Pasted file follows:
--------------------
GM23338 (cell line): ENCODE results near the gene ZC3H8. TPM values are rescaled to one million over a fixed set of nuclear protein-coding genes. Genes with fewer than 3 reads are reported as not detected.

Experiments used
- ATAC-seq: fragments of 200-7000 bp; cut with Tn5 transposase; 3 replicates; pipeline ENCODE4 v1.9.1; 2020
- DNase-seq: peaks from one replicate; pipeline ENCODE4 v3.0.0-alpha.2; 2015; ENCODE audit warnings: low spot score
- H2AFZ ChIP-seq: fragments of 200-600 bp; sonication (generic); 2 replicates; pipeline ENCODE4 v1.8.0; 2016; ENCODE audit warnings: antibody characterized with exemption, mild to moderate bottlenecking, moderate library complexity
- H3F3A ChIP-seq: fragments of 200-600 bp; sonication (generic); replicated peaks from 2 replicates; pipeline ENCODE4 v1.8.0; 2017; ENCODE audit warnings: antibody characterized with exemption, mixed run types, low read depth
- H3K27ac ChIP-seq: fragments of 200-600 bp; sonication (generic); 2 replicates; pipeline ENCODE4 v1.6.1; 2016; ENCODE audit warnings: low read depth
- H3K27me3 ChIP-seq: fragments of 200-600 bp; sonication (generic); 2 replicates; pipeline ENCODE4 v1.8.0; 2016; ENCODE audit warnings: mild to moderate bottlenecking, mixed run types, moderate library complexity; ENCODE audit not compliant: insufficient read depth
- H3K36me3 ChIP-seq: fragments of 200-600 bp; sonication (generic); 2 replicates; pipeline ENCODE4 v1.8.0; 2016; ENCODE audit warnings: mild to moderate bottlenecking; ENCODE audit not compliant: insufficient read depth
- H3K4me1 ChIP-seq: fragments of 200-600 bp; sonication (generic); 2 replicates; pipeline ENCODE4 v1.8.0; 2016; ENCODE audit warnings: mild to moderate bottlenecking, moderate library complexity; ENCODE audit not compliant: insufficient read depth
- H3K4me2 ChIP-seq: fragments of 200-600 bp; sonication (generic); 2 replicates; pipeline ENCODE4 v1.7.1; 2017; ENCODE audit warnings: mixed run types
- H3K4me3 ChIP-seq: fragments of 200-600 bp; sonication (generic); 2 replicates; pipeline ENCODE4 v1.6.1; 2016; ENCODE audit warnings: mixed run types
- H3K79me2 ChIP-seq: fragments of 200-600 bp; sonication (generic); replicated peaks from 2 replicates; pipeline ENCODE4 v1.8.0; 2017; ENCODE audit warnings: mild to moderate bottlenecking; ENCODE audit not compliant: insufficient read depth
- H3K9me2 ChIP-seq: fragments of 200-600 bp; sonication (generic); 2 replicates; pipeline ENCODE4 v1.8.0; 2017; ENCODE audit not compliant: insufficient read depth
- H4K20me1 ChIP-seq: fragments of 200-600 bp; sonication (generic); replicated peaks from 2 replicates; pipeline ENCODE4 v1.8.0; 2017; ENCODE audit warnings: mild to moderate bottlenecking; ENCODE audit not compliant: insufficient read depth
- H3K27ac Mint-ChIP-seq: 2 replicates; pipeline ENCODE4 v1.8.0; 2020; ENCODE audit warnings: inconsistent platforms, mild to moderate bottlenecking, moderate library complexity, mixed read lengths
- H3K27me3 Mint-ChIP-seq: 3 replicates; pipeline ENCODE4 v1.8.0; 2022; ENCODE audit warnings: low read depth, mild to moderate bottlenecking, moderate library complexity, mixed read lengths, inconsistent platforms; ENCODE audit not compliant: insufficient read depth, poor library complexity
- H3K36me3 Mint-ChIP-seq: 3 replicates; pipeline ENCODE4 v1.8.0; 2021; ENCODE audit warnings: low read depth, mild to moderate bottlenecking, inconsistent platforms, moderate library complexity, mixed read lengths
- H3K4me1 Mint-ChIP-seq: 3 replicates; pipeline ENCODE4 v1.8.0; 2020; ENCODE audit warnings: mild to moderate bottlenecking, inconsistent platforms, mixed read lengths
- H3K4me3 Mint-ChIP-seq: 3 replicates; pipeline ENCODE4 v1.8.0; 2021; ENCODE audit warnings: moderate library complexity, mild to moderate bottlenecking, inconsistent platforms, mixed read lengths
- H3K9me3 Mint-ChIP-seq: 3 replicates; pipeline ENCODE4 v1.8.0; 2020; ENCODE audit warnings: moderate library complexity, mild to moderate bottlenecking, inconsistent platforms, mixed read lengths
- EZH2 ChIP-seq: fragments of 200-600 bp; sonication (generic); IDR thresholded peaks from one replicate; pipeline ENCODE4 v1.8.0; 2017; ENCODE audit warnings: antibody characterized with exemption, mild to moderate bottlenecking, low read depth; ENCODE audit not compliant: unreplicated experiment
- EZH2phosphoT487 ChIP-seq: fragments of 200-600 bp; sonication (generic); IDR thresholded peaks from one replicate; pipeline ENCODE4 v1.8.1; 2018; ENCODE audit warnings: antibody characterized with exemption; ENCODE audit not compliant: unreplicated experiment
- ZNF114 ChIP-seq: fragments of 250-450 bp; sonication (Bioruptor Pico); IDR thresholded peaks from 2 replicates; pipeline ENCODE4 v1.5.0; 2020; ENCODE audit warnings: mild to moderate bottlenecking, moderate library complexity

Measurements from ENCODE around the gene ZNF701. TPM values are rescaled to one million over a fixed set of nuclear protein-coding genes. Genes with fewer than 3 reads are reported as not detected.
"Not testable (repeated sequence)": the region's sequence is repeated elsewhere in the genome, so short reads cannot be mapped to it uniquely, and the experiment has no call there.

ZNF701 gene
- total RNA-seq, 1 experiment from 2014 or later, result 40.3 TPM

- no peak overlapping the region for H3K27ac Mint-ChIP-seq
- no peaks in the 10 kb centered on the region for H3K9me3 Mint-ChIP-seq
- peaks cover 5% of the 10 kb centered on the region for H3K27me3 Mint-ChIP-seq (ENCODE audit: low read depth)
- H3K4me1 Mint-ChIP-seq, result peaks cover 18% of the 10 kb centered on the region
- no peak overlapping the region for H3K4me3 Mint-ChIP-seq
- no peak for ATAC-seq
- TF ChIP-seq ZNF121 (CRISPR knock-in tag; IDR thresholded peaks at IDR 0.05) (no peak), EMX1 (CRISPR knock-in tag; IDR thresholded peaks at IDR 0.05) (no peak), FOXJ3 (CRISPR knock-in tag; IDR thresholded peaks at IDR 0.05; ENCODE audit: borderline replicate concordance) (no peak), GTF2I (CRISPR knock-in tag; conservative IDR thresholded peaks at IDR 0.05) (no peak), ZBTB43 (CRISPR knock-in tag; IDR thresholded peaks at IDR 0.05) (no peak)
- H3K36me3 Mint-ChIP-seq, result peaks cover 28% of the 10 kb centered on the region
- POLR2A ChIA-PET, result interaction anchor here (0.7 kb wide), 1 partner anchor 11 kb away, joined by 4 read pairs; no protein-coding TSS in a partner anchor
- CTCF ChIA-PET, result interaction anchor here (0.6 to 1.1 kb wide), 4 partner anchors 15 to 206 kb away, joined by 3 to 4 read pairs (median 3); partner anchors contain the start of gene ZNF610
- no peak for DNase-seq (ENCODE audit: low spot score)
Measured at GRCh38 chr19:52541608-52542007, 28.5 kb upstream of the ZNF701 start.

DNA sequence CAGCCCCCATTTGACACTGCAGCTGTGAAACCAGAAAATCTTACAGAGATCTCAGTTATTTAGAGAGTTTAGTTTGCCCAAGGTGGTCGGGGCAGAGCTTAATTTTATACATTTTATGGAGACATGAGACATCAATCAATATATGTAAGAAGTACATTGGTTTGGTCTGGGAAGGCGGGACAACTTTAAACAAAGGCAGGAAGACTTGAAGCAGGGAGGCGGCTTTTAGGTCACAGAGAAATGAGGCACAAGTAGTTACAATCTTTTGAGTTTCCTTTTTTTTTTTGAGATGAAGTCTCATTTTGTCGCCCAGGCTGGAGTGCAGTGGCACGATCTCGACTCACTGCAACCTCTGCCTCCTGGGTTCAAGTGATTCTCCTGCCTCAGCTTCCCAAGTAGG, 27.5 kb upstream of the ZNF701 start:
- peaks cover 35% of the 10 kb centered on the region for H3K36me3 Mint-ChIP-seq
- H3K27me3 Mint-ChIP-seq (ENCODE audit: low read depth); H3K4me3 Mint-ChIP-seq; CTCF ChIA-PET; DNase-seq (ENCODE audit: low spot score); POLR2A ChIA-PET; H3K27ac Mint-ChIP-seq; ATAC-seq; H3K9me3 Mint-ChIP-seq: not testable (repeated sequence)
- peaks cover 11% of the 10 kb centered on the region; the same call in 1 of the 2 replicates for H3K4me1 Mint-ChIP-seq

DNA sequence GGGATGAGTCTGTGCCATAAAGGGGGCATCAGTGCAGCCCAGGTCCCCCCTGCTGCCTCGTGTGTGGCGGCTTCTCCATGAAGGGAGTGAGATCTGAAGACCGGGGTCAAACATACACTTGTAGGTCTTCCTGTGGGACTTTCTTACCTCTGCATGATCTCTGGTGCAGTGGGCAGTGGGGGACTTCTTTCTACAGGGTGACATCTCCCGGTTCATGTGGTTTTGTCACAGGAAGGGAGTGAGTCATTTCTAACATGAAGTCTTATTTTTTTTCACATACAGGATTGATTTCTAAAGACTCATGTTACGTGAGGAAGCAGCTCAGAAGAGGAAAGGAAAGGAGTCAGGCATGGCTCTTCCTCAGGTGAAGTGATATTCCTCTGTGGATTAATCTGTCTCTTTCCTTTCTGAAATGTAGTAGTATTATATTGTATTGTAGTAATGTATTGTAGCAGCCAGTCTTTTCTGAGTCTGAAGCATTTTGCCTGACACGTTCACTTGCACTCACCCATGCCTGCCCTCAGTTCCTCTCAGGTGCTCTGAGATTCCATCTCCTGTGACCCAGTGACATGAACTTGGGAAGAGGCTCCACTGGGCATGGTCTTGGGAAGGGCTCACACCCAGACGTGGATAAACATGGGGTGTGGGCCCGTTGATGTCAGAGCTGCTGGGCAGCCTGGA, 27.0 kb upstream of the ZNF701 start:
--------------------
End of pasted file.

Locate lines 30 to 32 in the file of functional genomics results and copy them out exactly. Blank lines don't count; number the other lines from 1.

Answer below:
- no peaks in the 10 kb centered on the region for H3K9me3 Mint-ChIP-seq
- peaks cover 5% of the 10 kb centered on the region for H3K27me3 Mint-ChIP-seq (ENCODE audit: low read depth)
- H3K4me1 Mint-ChIP-seq, result peaks cover 18% of the 10 kb centered on the region